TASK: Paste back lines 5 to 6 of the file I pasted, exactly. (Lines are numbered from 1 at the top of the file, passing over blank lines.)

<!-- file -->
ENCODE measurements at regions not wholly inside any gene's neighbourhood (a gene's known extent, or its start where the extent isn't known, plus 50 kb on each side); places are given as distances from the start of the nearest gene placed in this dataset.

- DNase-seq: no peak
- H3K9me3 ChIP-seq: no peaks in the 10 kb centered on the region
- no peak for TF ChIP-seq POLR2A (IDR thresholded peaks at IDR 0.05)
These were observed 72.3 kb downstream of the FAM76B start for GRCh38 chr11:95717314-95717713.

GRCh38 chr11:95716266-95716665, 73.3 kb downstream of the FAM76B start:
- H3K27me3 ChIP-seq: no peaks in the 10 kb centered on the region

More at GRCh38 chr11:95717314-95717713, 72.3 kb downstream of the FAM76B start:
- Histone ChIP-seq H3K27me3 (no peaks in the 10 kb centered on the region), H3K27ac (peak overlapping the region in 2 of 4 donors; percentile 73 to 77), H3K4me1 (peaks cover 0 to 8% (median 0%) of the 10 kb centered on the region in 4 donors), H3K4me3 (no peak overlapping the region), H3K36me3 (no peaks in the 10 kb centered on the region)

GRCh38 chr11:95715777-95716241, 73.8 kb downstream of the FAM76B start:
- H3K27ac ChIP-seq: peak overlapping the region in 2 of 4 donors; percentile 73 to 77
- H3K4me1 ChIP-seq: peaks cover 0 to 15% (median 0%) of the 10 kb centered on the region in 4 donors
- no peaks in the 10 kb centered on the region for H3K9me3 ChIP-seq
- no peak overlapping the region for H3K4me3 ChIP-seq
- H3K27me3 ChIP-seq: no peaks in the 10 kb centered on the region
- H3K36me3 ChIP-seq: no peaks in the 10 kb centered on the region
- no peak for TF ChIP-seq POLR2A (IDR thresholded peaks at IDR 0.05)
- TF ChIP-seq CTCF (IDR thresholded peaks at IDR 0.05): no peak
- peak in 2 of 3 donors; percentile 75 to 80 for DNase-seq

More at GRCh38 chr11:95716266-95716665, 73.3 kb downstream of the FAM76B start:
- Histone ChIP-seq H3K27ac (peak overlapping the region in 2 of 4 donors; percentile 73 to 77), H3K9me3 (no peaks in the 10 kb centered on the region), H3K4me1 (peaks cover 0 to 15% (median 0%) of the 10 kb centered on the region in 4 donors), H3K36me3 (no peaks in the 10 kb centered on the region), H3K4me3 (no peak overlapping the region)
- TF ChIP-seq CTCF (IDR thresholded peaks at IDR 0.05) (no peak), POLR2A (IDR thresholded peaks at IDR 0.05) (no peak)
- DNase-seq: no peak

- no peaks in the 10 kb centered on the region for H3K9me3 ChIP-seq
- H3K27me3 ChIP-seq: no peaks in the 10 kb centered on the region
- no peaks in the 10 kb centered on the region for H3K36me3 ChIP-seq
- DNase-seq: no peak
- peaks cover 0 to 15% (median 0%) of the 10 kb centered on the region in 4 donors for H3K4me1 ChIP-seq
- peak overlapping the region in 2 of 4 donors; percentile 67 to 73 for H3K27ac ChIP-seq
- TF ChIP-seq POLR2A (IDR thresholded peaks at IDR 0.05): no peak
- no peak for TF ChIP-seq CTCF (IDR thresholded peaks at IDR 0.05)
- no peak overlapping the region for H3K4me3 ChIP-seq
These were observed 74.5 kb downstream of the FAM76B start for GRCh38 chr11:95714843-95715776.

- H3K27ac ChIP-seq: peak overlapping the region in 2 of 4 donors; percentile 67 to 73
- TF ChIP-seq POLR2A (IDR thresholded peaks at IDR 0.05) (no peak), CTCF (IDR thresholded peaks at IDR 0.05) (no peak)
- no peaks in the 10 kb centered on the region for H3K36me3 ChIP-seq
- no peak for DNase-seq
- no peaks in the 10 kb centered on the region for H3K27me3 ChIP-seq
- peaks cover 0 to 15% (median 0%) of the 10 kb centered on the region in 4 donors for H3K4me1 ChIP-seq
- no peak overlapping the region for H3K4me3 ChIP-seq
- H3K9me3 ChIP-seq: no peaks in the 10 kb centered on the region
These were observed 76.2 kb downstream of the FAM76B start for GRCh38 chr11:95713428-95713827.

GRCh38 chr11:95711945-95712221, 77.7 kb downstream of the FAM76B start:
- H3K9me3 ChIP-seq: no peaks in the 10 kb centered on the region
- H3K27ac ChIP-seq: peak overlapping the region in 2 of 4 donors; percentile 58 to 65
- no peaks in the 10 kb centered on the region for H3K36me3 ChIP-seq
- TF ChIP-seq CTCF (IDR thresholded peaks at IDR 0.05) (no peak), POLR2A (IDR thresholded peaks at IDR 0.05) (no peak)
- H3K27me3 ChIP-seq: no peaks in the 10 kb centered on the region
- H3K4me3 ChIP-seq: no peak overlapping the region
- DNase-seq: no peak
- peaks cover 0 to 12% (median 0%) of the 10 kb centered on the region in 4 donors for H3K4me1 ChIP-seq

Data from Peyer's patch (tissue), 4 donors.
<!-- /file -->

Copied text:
These were observed 72.3 kb downstream of the FAM76B start for GRCh38 chr11:95717314-95717713.

GRCh38 chr11:95716266-95716665, 73.3 kb downstream of the FAM76B start: